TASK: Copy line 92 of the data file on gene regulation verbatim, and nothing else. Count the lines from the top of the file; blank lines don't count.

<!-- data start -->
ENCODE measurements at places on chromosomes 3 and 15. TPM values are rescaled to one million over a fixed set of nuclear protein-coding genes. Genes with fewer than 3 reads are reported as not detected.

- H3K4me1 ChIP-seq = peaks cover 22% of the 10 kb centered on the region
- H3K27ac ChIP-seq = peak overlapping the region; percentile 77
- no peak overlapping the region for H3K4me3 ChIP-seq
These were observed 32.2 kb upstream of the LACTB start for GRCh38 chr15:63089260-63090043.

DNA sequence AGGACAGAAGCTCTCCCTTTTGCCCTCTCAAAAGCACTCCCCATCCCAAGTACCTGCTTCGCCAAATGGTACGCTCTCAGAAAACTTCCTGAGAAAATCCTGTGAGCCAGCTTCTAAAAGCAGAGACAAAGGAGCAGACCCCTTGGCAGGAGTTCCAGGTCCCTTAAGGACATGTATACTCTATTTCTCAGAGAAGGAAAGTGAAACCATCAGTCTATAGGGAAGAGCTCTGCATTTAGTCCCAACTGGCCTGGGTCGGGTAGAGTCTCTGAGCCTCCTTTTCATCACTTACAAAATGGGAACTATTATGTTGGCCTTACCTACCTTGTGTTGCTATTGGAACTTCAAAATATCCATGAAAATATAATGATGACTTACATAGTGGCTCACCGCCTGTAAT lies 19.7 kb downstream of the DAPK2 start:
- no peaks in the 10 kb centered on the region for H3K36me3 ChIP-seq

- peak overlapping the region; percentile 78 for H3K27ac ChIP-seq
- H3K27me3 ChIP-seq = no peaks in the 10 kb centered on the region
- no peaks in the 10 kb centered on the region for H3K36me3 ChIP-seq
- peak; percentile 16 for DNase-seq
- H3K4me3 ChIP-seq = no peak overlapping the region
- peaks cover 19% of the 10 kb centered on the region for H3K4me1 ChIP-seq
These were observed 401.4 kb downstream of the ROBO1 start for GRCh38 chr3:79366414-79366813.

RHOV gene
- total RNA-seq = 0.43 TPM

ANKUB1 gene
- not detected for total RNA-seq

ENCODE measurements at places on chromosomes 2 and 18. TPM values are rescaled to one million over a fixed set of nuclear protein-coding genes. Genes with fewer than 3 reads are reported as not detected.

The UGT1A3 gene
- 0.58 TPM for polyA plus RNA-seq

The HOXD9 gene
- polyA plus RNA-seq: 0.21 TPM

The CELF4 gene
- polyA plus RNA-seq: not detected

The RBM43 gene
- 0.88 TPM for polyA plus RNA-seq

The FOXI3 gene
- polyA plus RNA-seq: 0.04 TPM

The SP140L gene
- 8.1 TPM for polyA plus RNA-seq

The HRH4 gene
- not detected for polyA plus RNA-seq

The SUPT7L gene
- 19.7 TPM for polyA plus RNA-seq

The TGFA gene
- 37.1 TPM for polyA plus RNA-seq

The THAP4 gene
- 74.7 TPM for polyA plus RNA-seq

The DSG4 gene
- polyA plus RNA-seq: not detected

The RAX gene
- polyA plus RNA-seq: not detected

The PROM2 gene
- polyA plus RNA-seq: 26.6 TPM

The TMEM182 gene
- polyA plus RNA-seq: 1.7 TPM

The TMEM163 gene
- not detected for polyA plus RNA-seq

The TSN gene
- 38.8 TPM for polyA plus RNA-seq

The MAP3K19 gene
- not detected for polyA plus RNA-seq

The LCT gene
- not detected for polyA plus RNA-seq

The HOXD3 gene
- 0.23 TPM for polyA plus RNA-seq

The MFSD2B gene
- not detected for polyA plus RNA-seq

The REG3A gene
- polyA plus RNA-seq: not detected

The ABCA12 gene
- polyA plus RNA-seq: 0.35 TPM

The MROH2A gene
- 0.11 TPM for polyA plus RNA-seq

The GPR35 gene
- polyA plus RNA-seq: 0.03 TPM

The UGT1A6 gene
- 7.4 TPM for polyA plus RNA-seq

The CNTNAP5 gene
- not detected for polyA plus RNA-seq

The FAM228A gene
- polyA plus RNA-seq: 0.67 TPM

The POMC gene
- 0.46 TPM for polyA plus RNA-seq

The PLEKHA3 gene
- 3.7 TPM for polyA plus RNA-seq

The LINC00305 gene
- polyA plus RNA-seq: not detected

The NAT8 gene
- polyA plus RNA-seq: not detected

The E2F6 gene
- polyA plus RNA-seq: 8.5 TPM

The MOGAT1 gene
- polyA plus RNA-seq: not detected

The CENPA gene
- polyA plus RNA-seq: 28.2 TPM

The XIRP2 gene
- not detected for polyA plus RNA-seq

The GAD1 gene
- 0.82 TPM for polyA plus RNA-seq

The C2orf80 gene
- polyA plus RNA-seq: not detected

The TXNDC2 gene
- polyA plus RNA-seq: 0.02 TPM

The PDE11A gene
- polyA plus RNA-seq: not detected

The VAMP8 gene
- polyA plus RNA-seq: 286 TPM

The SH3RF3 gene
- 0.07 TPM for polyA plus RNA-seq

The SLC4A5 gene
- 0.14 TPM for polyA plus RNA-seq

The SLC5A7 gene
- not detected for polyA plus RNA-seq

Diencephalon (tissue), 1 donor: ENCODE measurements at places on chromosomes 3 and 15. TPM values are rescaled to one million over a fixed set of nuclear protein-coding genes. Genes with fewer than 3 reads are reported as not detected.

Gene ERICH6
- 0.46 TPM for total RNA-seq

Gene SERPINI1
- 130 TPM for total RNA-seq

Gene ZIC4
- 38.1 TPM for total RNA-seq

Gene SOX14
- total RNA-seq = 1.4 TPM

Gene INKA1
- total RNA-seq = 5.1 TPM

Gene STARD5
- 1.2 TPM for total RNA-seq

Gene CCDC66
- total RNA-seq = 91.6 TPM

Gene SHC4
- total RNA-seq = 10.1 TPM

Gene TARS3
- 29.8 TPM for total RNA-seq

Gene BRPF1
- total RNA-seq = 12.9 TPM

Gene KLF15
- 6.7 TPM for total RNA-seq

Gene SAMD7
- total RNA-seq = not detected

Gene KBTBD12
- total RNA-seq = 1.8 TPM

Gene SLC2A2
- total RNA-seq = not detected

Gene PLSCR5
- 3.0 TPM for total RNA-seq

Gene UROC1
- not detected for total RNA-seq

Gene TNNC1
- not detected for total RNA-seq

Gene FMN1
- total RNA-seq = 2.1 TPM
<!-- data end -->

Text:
The C2orf80 gene